You could drive from Hamburg to Munich in seven hours. But then you would miss out on all the pork knuckles, pumpernickel and apple wine.
Instead, consider a five-day journey beginning in the port city of Hamburg and carving your way south down to the Bavarian bastion of Munich.
Your guide along this journey: Prof. Ingo Scheuermann, who writes for German gastronomic journals such as Effilee. He suggests these satiating stops:
Start in Hamburg: Get your bearings in this maritime city. Explore the harbour, the revamped warehouse district and its historic fish market. “From a culinary perspective, Christoph Ruffer at the Haerlin (restaurant-haerlin.de) in the Hotel Vier Jahreszeiten is the best pick in town, whereas one shouldn’t miss a fresh and simple fish at the harbour,” says Scheuermann. For a macro view, check out the Miniatur Wunderland (miniatur-wunderland.com), a railway model world gone wild.
Then head for Wolfsburg: Here, satisfy your inner gear geek on all things Volkswagen at a museum devoted to the brand (volkswagen-automuseum.de), and then feed your inner gastro geek at the Ritz Carlton’s AQUA, where one of the best chefs in the world is at work. “Three-star chef Sven Elverfeld serves contemporary cuisine often presenting childhood memories or German traditional food in a modern way,” Scheuermann says.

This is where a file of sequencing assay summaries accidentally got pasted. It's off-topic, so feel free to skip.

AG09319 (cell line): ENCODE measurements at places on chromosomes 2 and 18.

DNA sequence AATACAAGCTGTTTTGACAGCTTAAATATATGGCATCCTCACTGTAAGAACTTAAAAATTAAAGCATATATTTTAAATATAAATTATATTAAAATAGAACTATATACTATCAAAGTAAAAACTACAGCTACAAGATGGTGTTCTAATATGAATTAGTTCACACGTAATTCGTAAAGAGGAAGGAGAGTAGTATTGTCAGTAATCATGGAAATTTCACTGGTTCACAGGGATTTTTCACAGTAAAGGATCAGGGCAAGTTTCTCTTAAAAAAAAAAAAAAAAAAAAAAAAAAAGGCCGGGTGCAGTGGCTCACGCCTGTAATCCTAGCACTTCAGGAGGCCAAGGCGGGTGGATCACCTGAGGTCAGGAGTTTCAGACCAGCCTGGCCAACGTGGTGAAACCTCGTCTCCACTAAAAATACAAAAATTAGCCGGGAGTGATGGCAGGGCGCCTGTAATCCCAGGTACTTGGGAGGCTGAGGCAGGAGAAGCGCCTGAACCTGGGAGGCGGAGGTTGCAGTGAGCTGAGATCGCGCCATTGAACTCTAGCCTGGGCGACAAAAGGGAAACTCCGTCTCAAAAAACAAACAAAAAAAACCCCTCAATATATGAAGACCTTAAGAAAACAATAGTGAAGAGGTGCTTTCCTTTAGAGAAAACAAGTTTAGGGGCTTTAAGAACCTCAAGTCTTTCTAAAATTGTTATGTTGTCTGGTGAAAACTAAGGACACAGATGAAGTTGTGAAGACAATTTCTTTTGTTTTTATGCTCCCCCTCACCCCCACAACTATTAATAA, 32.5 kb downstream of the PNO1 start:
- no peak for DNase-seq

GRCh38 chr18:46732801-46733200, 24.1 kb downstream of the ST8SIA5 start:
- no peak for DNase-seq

Take a side trip to Osnabrueck: Come for the cabbage. Stay for the beer. Scheuermann says Lower Saxony is renowned for its rustic cuisine, most importantly Grunkohl – green cabbage – served with boiled sausages and complimented by offerings from some famous breweries. Also here is Thomas Buhner’s Restaurant La Vie (restaurant-lavie.de). “Buhner’s style could be described as German avant garde, but this hardly does justice to his culinary imagination.”
For a cultural digestif: Check out various exhibitions about the Peace of Westphalia and the artist museum, the Felix Nussbaum Haus, (osnabrueck.de), designed by Daniel Libeskind.
Black Forest stars: Forget the jelly laden dessert specialty – the Black Forest is another culinary draw, where you can spend the whole day and evening in Baiersbronn and environs; they seem to hand out Michelin stars like lebkuchen in these parts.
Two Michelin-adorned restaurants (three stars a piece) are the Schwarzwaldstube (traube-tonbach.de) in the Hotel Traube Tonbach, where Harald Wohlfahrt “serves his puristic interpretation of classic French cuisine,” and the Restaurant Bareiss (bareiss.com), where Claus-Peter Lumpp cooks “at his best level ever,” according to Sheuermann.
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